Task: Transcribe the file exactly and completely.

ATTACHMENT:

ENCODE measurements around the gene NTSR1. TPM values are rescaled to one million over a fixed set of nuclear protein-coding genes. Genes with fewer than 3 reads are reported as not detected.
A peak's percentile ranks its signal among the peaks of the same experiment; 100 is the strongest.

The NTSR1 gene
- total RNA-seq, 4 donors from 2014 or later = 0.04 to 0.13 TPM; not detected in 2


ENCODE measurements around the gene NTSR1. TPM values are rescaled to one million over a fixed set of nuclear protein-coding genes. Genes with fewer than 3 reads are reported as not detected.
A peak's percentile ranks its signal among the peaks of the same experiment; 100 is the strongest.

The NTSR1 gene
- total RNA-seq, 4 donors from 2014 or later = 0.04 to 0.13 TPM; not detected in 2